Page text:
Q. I thought Challenged America was a sailing program. Why is it now including [donated] powerboats in the program?

A. Challenged America is a therapeutic program that offers sailing – as but one resource or tool – to advance one’s rehabilitation, with the intention of helping them better move to a more healthier and productive life. The powerboats in the program will now offer the opportunity for many to have, learn and test newly acquired skills on the water, from educational programs in seamanship, nature, navigation, and healthcare, to being a viewing platform for loved ones and the media, as well as a working vessel for emergencies, committee vessel use, etc

Q. What determines if you will accept a donated vessel into the Challenged America program?

A. With each boat donated (sail or power) we first evaluate if it can be used in the program, and what the cost will be to make the vessel accessible and accommodating to our needs. If the vessel is not “program oriented,” we then assess its value to market the boat (or vehicle), with the proceeds to support financial needs to carry out our mission. Thus, in most instances, if the vessel has market value, we will accept the vessels donation, depending on the donor’s requirements and location of the vessel.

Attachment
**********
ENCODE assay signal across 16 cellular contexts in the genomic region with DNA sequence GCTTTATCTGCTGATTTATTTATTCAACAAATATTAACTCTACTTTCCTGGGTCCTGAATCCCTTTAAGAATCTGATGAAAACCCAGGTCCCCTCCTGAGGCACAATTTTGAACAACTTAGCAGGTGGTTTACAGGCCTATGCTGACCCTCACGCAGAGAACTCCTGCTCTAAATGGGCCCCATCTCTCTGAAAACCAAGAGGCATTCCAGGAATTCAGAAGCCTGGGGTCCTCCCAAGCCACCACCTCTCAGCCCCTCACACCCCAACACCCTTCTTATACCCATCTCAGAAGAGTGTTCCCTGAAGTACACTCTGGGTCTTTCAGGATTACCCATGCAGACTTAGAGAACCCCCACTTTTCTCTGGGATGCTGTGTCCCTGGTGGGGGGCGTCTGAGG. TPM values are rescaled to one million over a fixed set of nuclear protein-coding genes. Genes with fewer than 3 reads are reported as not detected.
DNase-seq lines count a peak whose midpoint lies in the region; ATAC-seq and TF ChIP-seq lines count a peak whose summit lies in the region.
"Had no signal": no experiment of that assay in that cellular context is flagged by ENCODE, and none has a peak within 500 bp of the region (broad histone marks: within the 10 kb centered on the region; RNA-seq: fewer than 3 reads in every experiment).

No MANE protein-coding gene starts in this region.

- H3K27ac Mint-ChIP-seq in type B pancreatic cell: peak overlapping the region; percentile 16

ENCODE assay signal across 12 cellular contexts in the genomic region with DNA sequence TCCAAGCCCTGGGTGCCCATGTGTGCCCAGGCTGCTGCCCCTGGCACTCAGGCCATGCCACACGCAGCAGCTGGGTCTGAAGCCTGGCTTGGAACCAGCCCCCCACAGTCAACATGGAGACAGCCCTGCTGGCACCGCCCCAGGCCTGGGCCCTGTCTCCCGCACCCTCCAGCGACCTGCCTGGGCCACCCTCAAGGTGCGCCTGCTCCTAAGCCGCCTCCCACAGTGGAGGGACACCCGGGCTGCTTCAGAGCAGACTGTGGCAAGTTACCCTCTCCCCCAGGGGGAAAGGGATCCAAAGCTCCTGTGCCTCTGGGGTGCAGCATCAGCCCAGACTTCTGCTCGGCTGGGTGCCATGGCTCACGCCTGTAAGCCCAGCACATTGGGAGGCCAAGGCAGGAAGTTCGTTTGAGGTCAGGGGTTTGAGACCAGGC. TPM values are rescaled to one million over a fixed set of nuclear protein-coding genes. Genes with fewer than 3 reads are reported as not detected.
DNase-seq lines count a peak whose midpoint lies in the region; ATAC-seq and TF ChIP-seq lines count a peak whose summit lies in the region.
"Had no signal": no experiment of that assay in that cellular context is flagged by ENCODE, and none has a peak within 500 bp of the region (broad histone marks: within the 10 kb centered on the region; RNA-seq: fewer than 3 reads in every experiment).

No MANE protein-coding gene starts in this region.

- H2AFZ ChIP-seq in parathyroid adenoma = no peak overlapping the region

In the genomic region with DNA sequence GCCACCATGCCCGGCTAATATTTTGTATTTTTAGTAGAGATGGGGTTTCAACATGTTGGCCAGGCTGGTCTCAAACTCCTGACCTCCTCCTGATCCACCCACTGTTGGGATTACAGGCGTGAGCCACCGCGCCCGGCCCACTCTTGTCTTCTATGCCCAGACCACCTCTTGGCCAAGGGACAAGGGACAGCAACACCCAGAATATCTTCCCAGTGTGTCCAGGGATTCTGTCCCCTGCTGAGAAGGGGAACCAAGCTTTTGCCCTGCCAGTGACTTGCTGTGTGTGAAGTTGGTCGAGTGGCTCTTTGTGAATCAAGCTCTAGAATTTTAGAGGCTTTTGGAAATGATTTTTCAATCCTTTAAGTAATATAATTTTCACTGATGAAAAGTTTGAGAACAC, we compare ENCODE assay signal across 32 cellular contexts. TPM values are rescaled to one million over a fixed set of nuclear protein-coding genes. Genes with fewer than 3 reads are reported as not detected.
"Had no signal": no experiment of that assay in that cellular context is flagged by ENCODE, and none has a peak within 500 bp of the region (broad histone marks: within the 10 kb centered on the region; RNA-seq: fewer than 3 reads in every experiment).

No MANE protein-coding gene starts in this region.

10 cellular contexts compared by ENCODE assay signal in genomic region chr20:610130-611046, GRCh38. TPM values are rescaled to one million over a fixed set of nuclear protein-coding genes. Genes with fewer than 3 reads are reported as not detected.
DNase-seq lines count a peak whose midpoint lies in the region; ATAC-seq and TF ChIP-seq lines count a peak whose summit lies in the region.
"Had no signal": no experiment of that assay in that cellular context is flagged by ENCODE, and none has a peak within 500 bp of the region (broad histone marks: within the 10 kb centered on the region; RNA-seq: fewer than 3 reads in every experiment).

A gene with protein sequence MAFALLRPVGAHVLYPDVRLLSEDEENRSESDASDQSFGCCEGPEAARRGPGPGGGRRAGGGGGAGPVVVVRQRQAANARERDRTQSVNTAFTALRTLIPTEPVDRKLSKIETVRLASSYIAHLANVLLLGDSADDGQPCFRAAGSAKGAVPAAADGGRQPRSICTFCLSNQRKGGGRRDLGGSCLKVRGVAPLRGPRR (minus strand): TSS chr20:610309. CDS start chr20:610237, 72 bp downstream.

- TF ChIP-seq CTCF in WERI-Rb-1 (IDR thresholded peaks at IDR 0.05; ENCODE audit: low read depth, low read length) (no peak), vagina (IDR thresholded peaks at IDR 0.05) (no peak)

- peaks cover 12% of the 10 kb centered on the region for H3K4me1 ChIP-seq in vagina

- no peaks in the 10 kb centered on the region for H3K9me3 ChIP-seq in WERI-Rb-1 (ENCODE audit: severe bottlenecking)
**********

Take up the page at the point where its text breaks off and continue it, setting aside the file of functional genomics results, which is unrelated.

Note: Challenged America has had dozens of vessels donated over the past 34 years, from inflatable dinghies to a 68-foot motor yacht. All vessel donations are entirely in-house, and we do not use any outside fundraisers or agents in the vessel donation program; thus, all revenue (100%) derived from the sale of a vessel goes directly to support the Challenged America Program.

Q. What type or kind of disabilities does Challenged America accept in the program?